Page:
This three-day trip to the Otavalo area allows time for guests to leisurely enjoy the many aspects of the excursion: its natural beauty, its ancestral culture and traditions, visit the craft centers for weavings, wood carving, leather goods, the fantastic crater-lake Cuicocha and a close encounter with the communities and the Otavalo people.
This three-day trip to the Otavalo area allows time for guests to leisurely enjoy the many aspects of the excursion: its natural beauty, its ancestral culture and traditions, visit the craft centers for weavings, wood carving, leather goods, the fantastic crater-lake Cuicocha and a close encounter with the communities and the Otavalo people. This trip is designed for an in-depth and more relaxed experience of Imbabura, the Province of the Lakes and its many attractions: natural areas, landscapes, artisans, handicrafts, Indian culture in general, Haciendas and great gastronomy.
Early departure, drive north of Quito to Calderón, a small town where bread dough figurines are made in many shapes and sizes. Continue along the valleys of Guayllabamba and Cayambe, with their dairy farms. Arrive at lunchtime to one of the charming country inns or colonial haciendas where you will spend the nights (see description below). In the afternoon, visit the town of San Antonio de Ibarra, famous for the woodcarvings.
On day two, visit the market of Otavalo, piled high with ponchos, woolen goods, tapestries, the original "Panama" hat, sweaters, Indian jewelry and many handicrafts. Lunch will be at another of the beautiful haciendas or hosterías of the area. In the afternoon, visit the Indian town of Peguche, where textiles are woven in old-fashioned shuttle looms.
On the third day, visit Cuicocha Lake and the town of Cotacachi, an entire town dedicated to fine leather products. On the way back to Quito a stop is made for lunch at one of the haciendas of the Cayambe area. Accommodations and all meals are included.
- Two night Accommodations
- All meals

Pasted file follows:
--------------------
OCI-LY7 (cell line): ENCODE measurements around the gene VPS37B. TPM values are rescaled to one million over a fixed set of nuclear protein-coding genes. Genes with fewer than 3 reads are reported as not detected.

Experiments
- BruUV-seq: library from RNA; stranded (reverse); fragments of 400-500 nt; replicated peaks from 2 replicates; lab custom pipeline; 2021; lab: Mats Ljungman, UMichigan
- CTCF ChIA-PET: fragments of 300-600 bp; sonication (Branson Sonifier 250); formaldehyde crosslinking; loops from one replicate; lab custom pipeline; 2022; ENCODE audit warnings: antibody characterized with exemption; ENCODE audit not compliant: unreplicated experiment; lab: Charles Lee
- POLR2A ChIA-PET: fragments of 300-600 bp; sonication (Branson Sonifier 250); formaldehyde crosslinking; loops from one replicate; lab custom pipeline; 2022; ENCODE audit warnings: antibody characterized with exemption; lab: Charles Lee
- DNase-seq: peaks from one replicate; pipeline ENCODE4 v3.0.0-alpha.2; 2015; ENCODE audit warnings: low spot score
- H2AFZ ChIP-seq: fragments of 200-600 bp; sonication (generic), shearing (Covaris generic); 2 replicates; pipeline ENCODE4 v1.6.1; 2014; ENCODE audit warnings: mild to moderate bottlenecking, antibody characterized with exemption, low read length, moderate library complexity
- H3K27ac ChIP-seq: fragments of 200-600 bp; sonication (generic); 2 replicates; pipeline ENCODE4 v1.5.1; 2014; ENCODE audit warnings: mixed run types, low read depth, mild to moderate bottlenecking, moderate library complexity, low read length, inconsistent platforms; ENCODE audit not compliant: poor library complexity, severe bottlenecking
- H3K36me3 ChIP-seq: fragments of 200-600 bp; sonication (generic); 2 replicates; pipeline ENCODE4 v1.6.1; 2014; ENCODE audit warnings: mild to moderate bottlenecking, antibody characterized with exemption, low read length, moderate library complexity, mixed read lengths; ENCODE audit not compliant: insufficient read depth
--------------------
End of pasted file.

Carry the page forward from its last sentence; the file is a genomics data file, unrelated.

- Round trip ground transportation and guide
- The order of the visits may vary - depending on the weather and the day of the week.
- All Haciendas and Hosterías have private bathroom-shower facilities and hot water.
- Dress in layers (T-shirt, blouse, sweater, coat)
- Take a warm coat for evening and rain protection from February to May
- This tour includes walking at an altitude of 2560 meters (8434 feet)
- Sun protection (SPF 40)
- Good walking shoes
- Great photo ops.
About the Lodging
Overnight in Otavalo can be spent at any of the following:
(A) HOSTERIA PUERTO LAGO
Has an impressive waterfront setting, on the banks of Lake San Pablo, 10 minutes to the south of Otavalo. It has comfortable bungalows with fireplaces. The restaurant overlooks the lake.
(B) HACIENDA CUSIN
Is a fully renovated colonial hacienda 15 minutes to the south of Otavalo, at San Pablo del Lago. It has attractive rooms, most with fireplaces. It is furnished with colonial antiques. Dinners are served by candlelight.
(C) HACIENDA PINSAQUI
Dates back to the 1700's and has always been in the same family, located 10 minutes to the north of Otavalo. It has 30 large comfortable rooms with heavy ornate beds and fireplaces and keeps its hacienda feel.
Our recommendations for the best possible experience
- Dress in layers (T-shirt, blouse, sweater, and coat).
- Take a warm coat for evenings
- Rain protection from January to May.
- This tour includes walking at an altitude of 2560 meters (8434 feet).
- Sun protection (SPF 40).
- Good walking shoes.
- Great photo ops, don´t forget your camera
- Average Temperature: Day 10° to 25° C / 50° to 77° F. / Night 6° to 10° C / 43° to 50° F.
Otavalo Ecuador indigenous market tours
Handicrafts, the products of the land and rich ancestral cultures in a display of dazzling colors.
To the north of Quito, the province of Imbabura is one of the most popular destinations in Ecuador: a magical land of lakes, snow-covered mountains and terraced farmlands.
For centuries, regional markets have played an important role in Indian life, providing regular gathering places for trade and socializing. The colorful local markets of the Andean Valleys are famous for their fine handycrafts.
The Otavalo Indian market dates back to pre-Inca times and is famous for its textiles woven on backstop and shuttle looms.